We present an analysis of the relationship between molecular gas and current star formation rate surface density at sub-kiloparsec and kiloparsec scales in a sample of 14 nearby star-forming galaxies. Measuring the relationship in the bright, high molecular gas surface density ({\\Sigma _H_2}\\gtrsim 20 M ⊙ pc-2) regions of the disks to minimize the contribution from diffuse extended emission, we find an approximately linear relation between molecular gas and star formation rate surface density, N mol ~ 0.96 ± 0.16, with a molecular gas depletion time, τmol dep ~ 2.30 ± 1.32 Gyr. We show that in the molecular regions of our galaxies there are no clear correlations between τmol dep and the free-fall and effective Jeans dynamical times throughout the sample. We do not find strong trends in the power-law index of the spatially resolved molecular gas star formation law or the molecular gas depletion time across the range of galactic stellar masses sampled (M * ~ 109.7-1011.5 M ⊙). There is a trend, however, in global measurements that is particularly marked for low-mass galaxies. We suggest that this trend is probably due to the low surface brightness CO J = 1-0, and it is likely associated with changes in CO-to-H2 conversion factor.

  15. Star formation and the interstellar medium in low surface brightness galaxies III. Why they are blue, thin and poor in molecular gas

    NARCIS (Netherlands)

    Gerritsen, JPE; de Blok, WJG

    1999-01-01

    We present N-body simulations of Low Surface Brightness (LSB) galaxies and their Interstellar Medium to investigate the cause for their low star formation rates (SFR). Due to their massive halos, stellar disks of LSB galaxies are very stable and thin. Lack of dust makes the projected edge-on surface

  16. Blue Laser.

    Science.gov (United States)

    1985-12-01

    HOLLOW CATHODE LASER FABRICATION 13 4. EXPERIENCE WITH THE BLUE LASER 18 4.1 Operational and Processing Experience 18 4.2 Performance Testing 20 5...34 -. - . •. SECTION 3 BLUE HOLLOW CATHODE LASER FABRICATION This section presents an overview of the steps taken in creating a HCL. There is...to the laser assembly. These steps can actually be considered as the final steps in laser fabrication because some of them involve adding various

  17. CARMA SURVEY TOWARD INFRARED-BRIGHT NEARBY GALAXIES (STING). II. MOLECULAR GAS STAR FORMATION LAW AND DEPLETION TIME ACROSS THE BLUE SEQUENCE

    Energy Technology Data Exchange (ETDEWEB)

    Rahman, Nurur; Bolatto, Alberto D.; Fisher, David B.; Vogel, Stuart N. [Department of Astronomy, University of Maryland, College Park, MD (United States); Xue Rui; Wong, Tony [Department of Astronomy, University of Illinois, Urbana-Champaign, IL (United States); Leroy, Adam K. [National Radio Astronomy Observatory, Charlottesville, VA (United States); Walter, Fabian [Max-Planck-Institute fur Astronomie, Heidelberg (Germany); Bigiel, Frank [Institut fuer Theoretische Astrophysik, Universitaet Heidelberg, D-69120 Heidelberg (Germany); Rosolowsky, Erik [I. K. Barber School of the Arts and Science, University of British-Columbia, Kelowna, BC (Canada); Blitz, Leo [Department of Astronomy, University of California, Berkeley, CA (United States); West, Andrew A. [Department of Astronomy, Boston University, Boston, MA (United States); Ott, Juergen, E-mail: nurur@astro.umd.edu [National Radio Astronomy Observatory, Socorro, NM (United States)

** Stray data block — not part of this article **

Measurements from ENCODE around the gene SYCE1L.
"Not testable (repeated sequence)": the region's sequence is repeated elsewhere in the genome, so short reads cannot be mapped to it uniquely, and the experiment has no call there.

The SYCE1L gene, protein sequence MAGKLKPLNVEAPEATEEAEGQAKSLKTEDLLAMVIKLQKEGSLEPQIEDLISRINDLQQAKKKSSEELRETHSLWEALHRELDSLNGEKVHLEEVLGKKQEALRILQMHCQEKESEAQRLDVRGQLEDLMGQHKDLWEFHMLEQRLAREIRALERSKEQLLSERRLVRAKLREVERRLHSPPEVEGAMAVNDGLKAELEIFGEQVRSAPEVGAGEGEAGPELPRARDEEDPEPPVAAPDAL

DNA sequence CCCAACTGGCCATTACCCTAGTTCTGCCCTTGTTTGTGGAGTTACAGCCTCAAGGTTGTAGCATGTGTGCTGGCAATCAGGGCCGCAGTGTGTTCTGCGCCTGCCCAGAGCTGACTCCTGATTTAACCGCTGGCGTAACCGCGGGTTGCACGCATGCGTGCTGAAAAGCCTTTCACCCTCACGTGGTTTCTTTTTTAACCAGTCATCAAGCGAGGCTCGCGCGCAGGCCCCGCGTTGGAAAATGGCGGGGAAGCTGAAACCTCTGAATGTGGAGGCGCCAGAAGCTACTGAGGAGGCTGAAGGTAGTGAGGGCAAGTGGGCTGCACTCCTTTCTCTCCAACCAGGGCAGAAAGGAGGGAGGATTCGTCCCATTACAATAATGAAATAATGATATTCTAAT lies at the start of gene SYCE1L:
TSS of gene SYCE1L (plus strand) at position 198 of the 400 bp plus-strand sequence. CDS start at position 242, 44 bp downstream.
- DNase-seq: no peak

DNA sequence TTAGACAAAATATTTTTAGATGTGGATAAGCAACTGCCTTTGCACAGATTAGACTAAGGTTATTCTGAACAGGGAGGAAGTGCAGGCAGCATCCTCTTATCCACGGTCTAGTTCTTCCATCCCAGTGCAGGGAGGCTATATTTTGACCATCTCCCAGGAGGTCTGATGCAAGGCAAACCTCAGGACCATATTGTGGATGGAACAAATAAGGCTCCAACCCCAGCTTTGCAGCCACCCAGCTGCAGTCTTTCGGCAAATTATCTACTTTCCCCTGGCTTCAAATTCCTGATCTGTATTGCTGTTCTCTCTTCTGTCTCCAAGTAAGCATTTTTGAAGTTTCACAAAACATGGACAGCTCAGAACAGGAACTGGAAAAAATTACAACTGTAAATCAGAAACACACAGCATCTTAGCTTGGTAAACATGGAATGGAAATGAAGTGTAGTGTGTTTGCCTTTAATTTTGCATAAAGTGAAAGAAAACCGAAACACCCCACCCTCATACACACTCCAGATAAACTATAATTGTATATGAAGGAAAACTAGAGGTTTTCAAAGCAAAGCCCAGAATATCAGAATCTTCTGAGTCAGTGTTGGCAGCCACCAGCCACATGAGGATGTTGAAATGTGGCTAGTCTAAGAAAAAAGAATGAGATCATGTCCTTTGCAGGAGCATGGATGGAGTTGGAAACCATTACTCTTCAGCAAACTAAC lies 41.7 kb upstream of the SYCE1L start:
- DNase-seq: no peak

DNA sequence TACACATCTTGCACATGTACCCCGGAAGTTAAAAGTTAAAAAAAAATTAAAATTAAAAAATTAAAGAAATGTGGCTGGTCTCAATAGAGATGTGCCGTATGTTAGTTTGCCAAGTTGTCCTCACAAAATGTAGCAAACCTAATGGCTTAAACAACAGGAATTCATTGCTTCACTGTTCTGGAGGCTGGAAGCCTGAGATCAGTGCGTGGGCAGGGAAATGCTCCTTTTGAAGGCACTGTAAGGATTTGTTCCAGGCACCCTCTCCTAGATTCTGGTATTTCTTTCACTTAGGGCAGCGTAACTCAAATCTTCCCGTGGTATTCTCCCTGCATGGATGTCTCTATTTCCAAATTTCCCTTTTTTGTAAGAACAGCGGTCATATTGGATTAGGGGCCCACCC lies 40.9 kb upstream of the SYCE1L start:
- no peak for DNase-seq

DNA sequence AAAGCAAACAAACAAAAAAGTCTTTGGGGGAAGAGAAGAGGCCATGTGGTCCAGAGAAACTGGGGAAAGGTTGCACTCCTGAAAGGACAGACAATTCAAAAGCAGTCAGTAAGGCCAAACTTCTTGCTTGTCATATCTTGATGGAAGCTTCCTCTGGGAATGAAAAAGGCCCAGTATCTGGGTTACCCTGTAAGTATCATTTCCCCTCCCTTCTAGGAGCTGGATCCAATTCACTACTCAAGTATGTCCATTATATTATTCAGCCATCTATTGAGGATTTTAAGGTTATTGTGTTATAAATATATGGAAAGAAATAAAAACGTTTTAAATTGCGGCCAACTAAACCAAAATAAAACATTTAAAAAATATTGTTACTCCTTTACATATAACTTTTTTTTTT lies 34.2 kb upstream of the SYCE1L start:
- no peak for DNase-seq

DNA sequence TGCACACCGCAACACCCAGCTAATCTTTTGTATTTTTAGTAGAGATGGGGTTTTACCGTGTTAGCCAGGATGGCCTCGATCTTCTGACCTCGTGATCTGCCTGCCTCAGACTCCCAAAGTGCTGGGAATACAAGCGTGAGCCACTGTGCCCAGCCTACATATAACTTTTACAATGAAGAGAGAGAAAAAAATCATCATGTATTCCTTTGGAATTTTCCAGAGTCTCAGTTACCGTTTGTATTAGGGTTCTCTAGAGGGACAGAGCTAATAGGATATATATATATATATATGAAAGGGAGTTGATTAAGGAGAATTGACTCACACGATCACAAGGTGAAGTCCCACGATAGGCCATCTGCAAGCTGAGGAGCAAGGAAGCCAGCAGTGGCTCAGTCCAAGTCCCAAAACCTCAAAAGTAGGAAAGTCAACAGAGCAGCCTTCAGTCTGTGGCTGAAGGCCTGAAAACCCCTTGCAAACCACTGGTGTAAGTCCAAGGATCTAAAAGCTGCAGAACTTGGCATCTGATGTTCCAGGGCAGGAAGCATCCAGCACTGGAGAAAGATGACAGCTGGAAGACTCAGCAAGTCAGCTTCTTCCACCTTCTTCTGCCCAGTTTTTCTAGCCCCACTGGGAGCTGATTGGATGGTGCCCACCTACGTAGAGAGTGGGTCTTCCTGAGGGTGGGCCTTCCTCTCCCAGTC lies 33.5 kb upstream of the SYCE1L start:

2012-02-01

    We present an analysis of the relationship between molecular gas and current star formation rate surface density at sub-kiloparsec and kiloparsec scales in a sample of 14 nearby star-forming galaxies. Measuring the relationship in the bright, high molecular gas surface density ({Sigma}{sub H{sub 2}}{approx}>20 M{sub Sun} pc{sup -2}) regions of the disks to minimize the contribution from diffuse extended emission, we find an approximately linear relation between molecular gas and star formation rate surface density, N{sub mol} {approx} 0.96 {+-} 0.16, with a molecular gas depletion time, {tau}{sup mol}{sub dep} {approx} 2.30 {+-} 1.32 Gyr. We show that in the molecular regions of our galaxies there are no clear correlations between {tau}{sup mol}{sub dep} and the free-fall and effective Jeans dynamical times throughout the sample. We do not find strong trends in the power-law index of the spatially resolved molecular gas star formation law or the molecular gas depletion time across the range of galactic stellar masses sampled (M{sub *} {approx} 10{sup 9.7}-10{sup 11.5} M{sub Sun }). There is a trend, however, in global measurements that is particularly marked for low-mass galaxies. We suggest that this trend is probably due to the low surface brightness CO J = 1-0, and it is likely associated with changes in CO-to-H{sub 2} conversion factor.

  18. Ionized Gas Kinematics at High Resolution V: [NeII], Multiple Clusters, High Efficiency Star Formation and Blue Flows in He 2-10

    CERN Document Server

    Beck, Sara C; Lacy, John; Greathouse, Thomas

    2015-01-01

    We measured the $12.8\\mu$m [NeII] line in the dwarf starburst galaxy He 2-10 with the high-resolution spectrometer TeXeS on the NASA IRTF. The data cube has diffraction-limited spatial resolution $\\sim1^{\\prime\\prime}$ and total velocity resolution including thermal broadening of $\\sim5$km/s. This makes it possible to compare the kinematics of individual star-forming clumps and molecular clouds in the three dimensions of space and velocity, and allows us to determine star formation efficiencies. The kinematics of the ionized gas confirm that the starburst contains multiple dense clusters. From the $M/R$ of the clusters and the $\\simeq30-40$% star formation efficiencies the clusters are likely to be bound and long lived, like globulars. Non-gravitational features in the line profiles show how the ionized gas flows through the ambient molecular material, as well as a narrow velocity feature which we identify with the interface of the HII region and a cold dense clump. These data offer an unprecedented view of t...